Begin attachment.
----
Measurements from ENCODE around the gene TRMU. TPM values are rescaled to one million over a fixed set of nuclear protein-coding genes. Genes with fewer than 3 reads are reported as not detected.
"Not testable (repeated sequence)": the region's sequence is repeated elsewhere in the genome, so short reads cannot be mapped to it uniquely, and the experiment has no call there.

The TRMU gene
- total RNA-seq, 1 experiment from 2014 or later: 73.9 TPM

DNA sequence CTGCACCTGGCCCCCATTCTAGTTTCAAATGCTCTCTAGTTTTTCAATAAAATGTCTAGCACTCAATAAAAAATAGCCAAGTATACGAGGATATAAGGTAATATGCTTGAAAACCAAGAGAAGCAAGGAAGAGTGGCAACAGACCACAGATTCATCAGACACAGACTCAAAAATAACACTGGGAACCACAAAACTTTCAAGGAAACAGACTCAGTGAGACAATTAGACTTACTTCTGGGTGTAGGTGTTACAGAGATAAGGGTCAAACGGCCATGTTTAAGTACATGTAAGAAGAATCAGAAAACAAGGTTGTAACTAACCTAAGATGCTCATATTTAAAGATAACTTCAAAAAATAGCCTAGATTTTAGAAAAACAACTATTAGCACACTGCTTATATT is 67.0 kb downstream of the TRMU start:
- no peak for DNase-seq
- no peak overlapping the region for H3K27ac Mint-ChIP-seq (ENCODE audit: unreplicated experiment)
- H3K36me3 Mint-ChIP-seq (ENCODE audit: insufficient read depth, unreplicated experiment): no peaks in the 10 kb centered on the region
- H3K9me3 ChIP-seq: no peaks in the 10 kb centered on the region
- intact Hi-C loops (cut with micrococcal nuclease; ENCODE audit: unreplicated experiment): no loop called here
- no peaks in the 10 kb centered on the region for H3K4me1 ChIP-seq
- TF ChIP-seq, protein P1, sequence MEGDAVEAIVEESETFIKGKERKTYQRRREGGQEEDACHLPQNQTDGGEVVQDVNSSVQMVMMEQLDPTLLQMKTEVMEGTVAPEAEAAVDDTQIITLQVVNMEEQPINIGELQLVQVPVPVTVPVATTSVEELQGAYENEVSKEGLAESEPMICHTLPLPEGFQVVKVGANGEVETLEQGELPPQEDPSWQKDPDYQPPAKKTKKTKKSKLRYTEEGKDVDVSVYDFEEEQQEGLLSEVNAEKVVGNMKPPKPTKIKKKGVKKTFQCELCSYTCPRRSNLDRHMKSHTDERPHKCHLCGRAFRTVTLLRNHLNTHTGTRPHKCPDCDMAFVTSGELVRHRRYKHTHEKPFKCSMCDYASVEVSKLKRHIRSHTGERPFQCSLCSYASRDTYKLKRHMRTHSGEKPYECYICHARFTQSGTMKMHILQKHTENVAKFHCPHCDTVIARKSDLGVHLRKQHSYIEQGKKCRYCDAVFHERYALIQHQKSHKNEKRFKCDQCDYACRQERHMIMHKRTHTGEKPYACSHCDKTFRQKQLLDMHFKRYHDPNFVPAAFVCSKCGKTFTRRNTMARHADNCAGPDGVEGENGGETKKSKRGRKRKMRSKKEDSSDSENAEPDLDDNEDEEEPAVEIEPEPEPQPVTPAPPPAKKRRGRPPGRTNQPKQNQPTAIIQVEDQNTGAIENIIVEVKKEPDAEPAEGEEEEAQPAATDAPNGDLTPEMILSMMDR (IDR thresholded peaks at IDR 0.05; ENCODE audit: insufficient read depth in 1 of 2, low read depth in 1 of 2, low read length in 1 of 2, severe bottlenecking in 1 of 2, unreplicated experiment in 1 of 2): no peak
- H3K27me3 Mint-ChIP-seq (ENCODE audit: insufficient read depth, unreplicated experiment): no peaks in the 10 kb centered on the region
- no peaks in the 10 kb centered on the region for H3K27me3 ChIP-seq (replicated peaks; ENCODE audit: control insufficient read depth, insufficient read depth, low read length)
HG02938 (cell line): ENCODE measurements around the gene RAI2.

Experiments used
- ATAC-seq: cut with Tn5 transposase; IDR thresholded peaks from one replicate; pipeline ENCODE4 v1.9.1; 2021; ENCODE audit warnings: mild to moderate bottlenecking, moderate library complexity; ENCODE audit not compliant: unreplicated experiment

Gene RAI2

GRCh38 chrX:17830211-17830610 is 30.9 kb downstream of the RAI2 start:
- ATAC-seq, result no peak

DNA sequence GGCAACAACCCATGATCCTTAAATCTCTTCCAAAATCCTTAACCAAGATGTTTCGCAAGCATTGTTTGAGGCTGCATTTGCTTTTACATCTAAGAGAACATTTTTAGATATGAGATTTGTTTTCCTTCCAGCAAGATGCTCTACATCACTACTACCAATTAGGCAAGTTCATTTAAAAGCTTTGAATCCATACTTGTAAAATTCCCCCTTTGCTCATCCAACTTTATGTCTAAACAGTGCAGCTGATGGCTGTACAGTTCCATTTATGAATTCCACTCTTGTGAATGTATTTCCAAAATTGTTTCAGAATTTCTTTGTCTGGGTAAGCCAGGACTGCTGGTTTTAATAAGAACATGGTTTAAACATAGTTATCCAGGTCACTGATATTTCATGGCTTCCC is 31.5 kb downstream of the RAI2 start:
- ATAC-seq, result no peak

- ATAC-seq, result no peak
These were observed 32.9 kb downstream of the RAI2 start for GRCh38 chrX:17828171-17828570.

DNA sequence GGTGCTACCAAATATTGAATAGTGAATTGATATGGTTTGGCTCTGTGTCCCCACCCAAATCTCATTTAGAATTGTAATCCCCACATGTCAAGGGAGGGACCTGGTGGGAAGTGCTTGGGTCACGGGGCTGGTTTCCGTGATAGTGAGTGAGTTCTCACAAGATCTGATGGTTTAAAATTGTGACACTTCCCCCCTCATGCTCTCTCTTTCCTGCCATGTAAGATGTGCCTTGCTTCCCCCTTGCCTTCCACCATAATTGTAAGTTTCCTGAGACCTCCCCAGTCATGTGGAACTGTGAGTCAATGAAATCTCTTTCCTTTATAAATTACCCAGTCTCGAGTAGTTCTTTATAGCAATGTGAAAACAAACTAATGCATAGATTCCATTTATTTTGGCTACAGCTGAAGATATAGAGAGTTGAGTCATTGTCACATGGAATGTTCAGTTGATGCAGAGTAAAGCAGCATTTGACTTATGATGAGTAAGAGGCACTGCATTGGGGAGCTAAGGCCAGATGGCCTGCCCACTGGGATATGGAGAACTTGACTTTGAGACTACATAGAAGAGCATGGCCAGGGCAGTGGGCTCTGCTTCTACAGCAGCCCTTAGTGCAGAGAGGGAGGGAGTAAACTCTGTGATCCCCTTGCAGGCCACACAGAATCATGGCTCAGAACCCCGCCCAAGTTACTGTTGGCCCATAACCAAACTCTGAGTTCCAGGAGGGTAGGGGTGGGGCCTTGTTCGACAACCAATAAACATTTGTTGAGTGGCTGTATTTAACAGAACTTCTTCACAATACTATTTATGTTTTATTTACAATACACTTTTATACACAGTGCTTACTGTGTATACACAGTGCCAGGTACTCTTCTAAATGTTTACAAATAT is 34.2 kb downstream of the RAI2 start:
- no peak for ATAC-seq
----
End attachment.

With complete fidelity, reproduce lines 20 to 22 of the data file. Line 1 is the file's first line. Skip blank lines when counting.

- ATAC-seq, result no peak

DNA sequence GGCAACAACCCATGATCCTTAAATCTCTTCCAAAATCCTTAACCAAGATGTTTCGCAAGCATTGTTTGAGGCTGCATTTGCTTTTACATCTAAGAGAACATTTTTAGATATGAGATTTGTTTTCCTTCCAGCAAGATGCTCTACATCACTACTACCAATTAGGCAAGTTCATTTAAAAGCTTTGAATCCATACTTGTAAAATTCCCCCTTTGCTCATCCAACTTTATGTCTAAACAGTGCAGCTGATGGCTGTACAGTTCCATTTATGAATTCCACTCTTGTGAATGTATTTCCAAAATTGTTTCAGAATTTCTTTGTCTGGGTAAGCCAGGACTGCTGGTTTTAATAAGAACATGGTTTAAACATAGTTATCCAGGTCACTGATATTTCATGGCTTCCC is 31.5 kb downstream of the RAI2 start:
- ATAC-seq, result no peak